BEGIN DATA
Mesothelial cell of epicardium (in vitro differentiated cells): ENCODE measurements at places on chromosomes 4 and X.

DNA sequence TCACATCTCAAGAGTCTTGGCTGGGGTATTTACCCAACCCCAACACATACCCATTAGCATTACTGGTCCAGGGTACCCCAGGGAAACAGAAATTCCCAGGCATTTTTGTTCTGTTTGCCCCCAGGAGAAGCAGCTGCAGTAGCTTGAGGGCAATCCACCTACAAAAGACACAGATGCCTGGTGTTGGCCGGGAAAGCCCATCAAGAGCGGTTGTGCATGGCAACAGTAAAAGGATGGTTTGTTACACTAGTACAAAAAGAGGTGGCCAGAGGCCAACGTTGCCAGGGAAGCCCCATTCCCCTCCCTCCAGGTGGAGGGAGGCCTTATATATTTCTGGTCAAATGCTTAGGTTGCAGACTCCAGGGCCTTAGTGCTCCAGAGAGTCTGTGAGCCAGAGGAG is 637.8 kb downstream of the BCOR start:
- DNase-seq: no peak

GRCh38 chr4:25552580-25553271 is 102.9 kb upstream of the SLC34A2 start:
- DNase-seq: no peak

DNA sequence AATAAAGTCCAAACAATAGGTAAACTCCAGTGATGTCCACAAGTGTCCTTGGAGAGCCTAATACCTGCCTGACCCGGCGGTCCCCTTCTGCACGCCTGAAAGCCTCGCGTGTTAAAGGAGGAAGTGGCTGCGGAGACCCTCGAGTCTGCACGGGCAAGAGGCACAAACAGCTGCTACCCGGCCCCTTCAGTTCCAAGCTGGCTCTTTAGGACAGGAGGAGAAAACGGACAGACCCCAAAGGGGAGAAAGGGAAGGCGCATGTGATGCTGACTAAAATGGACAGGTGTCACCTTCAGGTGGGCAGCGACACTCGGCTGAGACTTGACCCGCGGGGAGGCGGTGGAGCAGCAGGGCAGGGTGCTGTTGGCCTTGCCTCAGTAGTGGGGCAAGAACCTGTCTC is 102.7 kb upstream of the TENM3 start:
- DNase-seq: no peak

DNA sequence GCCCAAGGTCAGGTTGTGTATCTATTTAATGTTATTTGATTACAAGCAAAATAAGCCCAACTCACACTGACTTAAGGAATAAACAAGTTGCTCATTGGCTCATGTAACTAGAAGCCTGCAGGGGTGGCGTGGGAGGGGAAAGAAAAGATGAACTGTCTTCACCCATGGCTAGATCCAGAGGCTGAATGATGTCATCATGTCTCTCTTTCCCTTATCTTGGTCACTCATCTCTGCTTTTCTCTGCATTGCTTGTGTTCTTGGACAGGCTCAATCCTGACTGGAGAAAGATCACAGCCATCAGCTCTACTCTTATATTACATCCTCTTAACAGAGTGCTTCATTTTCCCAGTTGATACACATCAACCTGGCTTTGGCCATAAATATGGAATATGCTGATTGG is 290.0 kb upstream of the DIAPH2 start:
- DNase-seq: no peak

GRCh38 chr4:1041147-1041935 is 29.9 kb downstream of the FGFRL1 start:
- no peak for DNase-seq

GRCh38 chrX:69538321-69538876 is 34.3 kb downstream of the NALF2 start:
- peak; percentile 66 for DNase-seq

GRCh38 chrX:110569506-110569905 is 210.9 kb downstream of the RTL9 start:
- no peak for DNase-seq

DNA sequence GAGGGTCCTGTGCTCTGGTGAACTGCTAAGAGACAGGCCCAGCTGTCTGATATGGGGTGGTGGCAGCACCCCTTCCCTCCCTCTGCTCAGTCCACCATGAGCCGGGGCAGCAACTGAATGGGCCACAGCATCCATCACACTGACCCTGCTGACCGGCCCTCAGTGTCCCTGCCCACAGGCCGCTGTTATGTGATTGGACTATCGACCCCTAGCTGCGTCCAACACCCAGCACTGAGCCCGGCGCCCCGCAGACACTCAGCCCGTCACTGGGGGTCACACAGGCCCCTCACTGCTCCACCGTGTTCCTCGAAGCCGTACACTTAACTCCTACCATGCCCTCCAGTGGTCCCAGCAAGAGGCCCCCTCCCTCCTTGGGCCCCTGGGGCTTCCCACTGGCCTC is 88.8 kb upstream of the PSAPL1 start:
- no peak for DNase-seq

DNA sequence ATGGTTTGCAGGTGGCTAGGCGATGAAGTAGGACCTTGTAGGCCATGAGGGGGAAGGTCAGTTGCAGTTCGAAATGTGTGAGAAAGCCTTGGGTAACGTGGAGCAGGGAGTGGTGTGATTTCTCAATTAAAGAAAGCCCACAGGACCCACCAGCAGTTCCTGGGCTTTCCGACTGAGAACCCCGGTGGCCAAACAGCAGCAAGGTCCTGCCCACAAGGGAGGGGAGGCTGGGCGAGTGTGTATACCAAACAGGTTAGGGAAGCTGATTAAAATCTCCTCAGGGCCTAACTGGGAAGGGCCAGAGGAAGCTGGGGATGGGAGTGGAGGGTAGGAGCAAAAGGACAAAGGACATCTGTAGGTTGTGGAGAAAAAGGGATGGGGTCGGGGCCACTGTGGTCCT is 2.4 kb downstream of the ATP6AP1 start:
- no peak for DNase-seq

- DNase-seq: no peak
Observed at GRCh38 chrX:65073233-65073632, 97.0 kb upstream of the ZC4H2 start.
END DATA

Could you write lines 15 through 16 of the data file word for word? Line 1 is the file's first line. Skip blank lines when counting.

- no peak for DNase-seq

DNA sequence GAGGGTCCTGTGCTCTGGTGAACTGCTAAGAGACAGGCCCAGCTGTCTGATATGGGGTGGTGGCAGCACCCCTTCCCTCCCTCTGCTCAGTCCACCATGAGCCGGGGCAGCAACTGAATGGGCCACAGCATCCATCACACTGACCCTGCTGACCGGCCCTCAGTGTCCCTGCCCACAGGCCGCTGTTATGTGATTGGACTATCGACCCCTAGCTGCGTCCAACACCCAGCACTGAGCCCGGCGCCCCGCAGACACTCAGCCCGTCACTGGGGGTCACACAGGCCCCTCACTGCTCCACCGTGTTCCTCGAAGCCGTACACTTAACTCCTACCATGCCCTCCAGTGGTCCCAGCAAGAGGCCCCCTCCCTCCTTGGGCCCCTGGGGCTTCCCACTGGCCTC is 88.8 kb upstream of the PSAPL1 start: